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It's Moscow, not Crimea, that's the real target, stupid!

March 07, 2014 11:16 IST

It's Moscow, not Crimea, that's the real target, stupid!

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Kanwal Sibal

Events in the Ukraine have a relevance that goes beyond Ukraine itself, says former foreign secretary Kanwal Sibal, himself a former Indian ambassador to Russia.

The plot is aimed at bringing about regime change today in the Ukraine and tomorrow in Russia itself.

Developments in Ukraine are part of the after-shocks from the seismic collapse of the Soviet Union.

The incorporation of the Baltic States into the European Union and the North Atlantic Treaty Organisation, apart from the former East European countries, was the first important geo-political after-shock, followed by the break-up of Yugoslavia.

The November 2004 to January 2005 Orange revolution in the Ukraine was another far more geo-politically important aftershock, though it proved abortive.

Similar attempted revolutions in Central Asia with Western support to pressure Russia geo-politically from the east did not succeed either.

The current developments there are a continuation of the US/EU project of extending the political, economic and security frontiers of the West into the heartland of the erstwhile Soviet Union.

The objective is to geo-politically weaken Russia gravely by prising its external periphery out of its control as much as possible.

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Image: Soldiers without identifying insignia man machine guns outside the Crimean parliament building in Simferopol, Ukraine.
Photographs: Sean Gallup/Getty Images

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Kanwal Sibal

Limiting its political influence in its near-abroad would naturally limit Russia's global influence and reduce it to a regional power.

The democratic principle and the lure of EU prosperity to which the former Soviet bloc countries are particularly vulnerable have been deployed as weapons in the Ukraine.

They were employed in East Europe earlier.

It can be legitimately argued that the Ukraine as an independent country should have freedom of choice with regard to its external affiliations, but this argument is vitiated by external interference and geo-political calculations that seek to orient that choice in a certain direction, in this case to push Ukraine out of the Russian orbit.

The US and the EU are exploiting weak Ukrainian national sentiment, corrupt governance -- President Yanukovich was no exception -- and serious divisions in the country to advance their geo-political goals, especially the pro-European and anti Russian orientation of western Ukraine which is relatively poor, agricultural and catholic as against the eastern part which is richer, industrialised, orthodox and Russia oriented.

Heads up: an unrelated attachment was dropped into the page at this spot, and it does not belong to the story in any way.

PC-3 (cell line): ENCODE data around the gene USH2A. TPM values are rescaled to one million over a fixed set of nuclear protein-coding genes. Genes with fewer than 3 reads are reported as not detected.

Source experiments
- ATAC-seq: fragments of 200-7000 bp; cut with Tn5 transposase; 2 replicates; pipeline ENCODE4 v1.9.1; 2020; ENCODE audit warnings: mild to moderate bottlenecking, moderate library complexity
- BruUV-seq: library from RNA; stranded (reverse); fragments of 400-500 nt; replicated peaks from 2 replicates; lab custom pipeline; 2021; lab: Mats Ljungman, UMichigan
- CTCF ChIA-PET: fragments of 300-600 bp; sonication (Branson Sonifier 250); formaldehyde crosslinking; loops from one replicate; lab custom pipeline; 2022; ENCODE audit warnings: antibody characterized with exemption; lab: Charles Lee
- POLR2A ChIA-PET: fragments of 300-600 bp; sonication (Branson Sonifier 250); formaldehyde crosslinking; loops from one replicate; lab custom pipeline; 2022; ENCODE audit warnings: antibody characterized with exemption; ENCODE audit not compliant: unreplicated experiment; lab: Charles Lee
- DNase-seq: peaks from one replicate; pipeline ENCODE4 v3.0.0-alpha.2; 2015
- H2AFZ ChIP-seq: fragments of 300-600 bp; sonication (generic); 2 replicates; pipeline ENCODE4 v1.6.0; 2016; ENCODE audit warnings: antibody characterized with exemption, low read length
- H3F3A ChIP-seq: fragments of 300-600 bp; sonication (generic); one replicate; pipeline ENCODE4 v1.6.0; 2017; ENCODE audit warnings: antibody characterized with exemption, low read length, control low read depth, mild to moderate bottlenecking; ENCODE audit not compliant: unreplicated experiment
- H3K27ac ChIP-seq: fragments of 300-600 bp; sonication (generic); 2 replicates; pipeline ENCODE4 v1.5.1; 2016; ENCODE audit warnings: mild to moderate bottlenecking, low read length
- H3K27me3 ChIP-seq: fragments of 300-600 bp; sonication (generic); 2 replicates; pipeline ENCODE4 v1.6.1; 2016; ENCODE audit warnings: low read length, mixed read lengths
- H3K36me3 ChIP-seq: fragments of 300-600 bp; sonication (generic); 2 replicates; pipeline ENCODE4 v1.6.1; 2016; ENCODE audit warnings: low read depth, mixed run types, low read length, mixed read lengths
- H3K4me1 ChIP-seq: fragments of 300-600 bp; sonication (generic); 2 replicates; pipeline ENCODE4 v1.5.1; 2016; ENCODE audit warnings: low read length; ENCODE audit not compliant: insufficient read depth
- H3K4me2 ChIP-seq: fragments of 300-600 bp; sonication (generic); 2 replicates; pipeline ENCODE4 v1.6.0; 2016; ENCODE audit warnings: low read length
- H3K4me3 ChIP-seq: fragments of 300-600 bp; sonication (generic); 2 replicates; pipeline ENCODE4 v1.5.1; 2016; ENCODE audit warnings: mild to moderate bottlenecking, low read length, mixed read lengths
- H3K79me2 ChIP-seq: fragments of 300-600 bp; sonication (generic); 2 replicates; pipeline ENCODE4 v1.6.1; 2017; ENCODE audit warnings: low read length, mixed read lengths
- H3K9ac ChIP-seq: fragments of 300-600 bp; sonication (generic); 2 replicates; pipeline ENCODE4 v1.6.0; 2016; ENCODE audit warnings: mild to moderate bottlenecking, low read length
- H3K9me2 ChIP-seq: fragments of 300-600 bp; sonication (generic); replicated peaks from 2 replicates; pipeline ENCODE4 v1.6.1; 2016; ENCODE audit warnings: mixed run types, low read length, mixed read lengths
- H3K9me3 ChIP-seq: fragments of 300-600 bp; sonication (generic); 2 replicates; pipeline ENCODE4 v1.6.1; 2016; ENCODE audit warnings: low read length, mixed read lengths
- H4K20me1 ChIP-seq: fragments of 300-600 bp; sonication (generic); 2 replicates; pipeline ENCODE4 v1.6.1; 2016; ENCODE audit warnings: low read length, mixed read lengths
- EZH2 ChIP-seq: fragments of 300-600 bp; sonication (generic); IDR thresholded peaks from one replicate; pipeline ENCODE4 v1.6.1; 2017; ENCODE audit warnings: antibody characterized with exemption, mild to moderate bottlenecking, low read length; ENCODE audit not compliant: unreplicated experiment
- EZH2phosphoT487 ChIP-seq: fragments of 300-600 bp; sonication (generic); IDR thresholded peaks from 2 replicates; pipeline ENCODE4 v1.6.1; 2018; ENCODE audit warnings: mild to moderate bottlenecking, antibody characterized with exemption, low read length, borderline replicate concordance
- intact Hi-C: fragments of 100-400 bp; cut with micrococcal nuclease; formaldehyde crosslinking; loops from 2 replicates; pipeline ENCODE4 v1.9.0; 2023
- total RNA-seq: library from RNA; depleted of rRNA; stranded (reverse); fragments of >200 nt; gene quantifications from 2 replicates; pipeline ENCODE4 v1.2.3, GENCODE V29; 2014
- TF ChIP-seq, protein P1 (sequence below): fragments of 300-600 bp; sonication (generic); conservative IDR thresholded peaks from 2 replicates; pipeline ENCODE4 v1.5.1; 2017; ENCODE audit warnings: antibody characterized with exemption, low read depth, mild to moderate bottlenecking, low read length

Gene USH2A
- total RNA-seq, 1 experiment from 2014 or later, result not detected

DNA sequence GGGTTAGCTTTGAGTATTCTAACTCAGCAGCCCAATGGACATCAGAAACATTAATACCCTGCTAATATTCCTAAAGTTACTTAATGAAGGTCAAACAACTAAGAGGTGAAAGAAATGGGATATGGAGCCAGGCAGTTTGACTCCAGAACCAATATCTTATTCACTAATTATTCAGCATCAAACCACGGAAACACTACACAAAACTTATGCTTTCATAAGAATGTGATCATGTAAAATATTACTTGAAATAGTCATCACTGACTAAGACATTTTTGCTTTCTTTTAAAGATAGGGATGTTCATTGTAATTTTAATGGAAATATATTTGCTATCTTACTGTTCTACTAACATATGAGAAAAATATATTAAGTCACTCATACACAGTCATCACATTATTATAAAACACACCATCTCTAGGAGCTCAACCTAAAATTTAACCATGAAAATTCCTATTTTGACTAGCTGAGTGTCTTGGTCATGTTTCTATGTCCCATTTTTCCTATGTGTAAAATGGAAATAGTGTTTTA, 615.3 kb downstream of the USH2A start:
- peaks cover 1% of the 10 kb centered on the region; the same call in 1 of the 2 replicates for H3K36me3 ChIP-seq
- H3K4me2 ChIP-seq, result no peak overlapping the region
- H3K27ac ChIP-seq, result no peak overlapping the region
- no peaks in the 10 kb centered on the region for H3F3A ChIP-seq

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Image: US Secretary of State John Kerry.
Photographs: Kevin Lamarque/Reuters

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It's Moscow, not Crimea, that's the real target, stupid!

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Kanwal Sibal

President Putin's project of a Eurasian Union as a counter to the European Union, in which the Ukraine will be a crucial member, does not suit the West as it would help Russia consolidate its position in key parts of the former Soviet Union, create a better balance in Europe as a whole and enable Russia to deal with EU and NATO with a stronger hand.

One Cold War had ended, much to the relief of Europeans and countries beyond.

Now another Cold War is being provoked, this time on a limited geographical scale, confined to Europe essentially, but if it continues, the effects will begin to be felt beyond, even though Russian power has been weakened considerably.

Despite this the phobia of a strong Russia has not disappeared in the West. In western European thinking unless Russia becomes truly 'European', that is, imbibes Western political, economic and social values, it will remain a threat.

Russia must also give up its great power reflexes and accept its diminished status as simply a big European power, not an equal to the EU as a whole.

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Image: Artist Kaya Mar holds a satirical painting depicting US President Barack Obama and Russia's President Vladimir Putin in Ukraine.
Photographs: Suzanne Plunkett/Reuters

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It's Moscow, not Crimea, that's the real target, stupid!

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Kanwal Sibal

Events in the Ukraine have a salience that goes beyond Ukraine itself.

The eventual target is a change of regime in Russia itself led by local pro-democracy and pro-European forces that are weak for the moment, but are being bolstered by the West by various forms of engagement and exaggerated media projection.

The systematic vilification of Putin personally should be understood in this context.

His strong leadership is seen as standing in the way of the change that the US and the EU would like to see happen in Russia, one that will allow them to exercise control over its politics and economics from within.

The democracy and market economy ploy is handy for bringing about regime change today in the Ukraine and tomorrow in Russia itself.